The Book and the Man
In 2018, GSTC was not well known to Mr. Hajime Ono, the young Chief Official from Visitors Experience Improvement, JTA. One day, a book4 that “someone” left on the rack in his office caught his eye. It summarized in Japanese a 2017 forum on sustainable tourism. The contents of the book were all about GSTC, which aroused his intense curiosity to learn more.
Understanding the value of GSTC’s comprehensive global standard for managing destinations made him consider the connection between management and overtourism issues. He concluded that the GSTC-Destination criteria could be the broad management tool needed for dealing with overtourism, a critical problem for Japan before COVID-19 arrived. Even if this pandemic stays for a while, the tourism business will bounce back sooner or later.
Japan may in fact have sufficient capacity to receive its goal of 60 million IVAs by 2030. One way is through promoting rural areas as tourist destinations. So is development of transportation infrastructure – airport facilities and mixed-mode commuting to rural areas, accommodation facilities, and tourism resources – that will make it possible for tourists to spread out and visit different regions in Japan. By using information and communication technology, popular destinations can control tourists’ visiting times and mitigate the impact of seasonality.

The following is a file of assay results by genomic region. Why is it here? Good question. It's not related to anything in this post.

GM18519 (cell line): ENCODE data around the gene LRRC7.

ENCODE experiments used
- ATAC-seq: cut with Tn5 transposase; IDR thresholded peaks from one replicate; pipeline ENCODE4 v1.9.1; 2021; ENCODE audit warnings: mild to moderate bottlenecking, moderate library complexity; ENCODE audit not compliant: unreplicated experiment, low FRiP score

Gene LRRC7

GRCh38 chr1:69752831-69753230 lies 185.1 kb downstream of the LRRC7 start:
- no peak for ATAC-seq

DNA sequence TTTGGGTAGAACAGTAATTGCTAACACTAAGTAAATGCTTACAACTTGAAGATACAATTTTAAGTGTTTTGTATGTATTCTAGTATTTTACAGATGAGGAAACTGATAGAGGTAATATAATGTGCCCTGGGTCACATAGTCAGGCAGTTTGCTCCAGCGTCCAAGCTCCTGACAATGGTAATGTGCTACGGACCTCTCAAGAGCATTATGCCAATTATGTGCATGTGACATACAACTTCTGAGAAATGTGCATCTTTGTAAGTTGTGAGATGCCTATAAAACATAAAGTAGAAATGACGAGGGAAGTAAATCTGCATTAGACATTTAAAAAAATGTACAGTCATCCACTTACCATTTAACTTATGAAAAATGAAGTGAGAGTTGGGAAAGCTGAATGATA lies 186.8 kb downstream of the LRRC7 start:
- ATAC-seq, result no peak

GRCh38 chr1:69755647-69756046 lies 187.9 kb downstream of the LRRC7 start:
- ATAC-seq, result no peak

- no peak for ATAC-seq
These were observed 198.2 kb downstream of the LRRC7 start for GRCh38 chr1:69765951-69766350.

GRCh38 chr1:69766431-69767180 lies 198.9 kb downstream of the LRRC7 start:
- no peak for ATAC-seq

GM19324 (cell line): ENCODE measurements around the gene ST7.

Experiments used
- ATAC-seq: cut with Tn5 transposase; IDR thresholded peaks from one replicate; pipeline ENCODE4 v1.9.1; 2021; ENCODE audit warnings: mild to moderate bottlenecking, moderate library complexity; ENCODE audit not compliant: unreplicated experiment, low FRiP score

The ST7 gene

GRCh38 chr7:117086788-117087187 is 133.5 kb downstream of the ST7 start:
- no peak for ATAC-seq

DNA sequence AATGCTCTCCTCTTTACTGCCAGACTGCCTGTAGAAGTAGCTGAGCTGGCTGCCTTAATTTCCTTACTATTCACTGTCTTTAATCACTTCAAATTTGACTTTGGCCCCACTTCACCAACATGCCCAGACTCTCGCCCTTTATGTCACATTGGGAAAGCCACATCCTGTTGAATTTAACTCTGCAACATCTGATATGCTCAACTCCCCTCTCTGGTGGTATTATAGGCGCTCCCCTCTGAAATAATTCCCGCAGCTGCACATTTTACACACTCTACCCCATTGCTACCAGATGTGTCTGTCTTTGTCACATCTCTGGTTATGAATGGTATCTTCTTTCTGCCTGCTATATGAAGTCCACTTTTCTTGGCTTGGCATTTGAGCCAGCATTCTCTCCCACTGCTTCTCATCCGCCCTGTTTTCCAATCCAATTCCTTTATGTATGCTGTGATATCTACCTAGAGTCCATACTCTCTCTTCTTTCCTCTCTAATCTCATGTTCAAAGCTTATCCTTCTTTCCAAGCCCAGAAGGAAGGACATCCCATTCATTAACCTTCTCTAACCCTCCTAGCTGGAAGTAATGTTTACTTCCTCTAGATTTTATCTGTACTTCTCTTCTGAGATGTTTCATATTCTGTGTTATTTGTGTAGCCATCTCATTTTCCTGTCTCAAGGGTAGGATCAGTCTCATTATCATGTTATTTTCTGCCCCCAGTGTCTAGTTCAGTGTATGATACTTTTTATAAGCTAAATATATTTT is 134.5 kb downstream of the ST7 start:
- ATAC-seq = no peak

A plan for comprehensive management of destinations was therefore deemed essential, and adopting the GSTC approach as a tourism policy was the solution. Mr. Ono became the lead in creating the JSTS-D guidelines to comply with GSTC-D criteria. The guidelines employed user-friendly wording, with references and examples, as a way to provide self-guided management at the destination level.
How To Make It Work?
Even though the JSTS-D was based on the global GSTC standard, nationwide penetration at the destination level was going to be quite challenging. How then could the local municipal and Destination Management Organization (DMO) officers be motivated to read the JSTS-D and implement it along with other tourism stakeholders? Fortunately, the United Nations Sustainable Development Goals (SDGs) acted as a catalyst. SDGs have been included in many municipal comprehensive strategy plans and have gained traction in almost all industries year by year. Corporations seem eager to find ways in which they can achieve the SDGs. One is by collaborating with destinations to support them in becoming more sustainable by using the GSTC Industry Criteria (GSTC-I) for tourism businesses.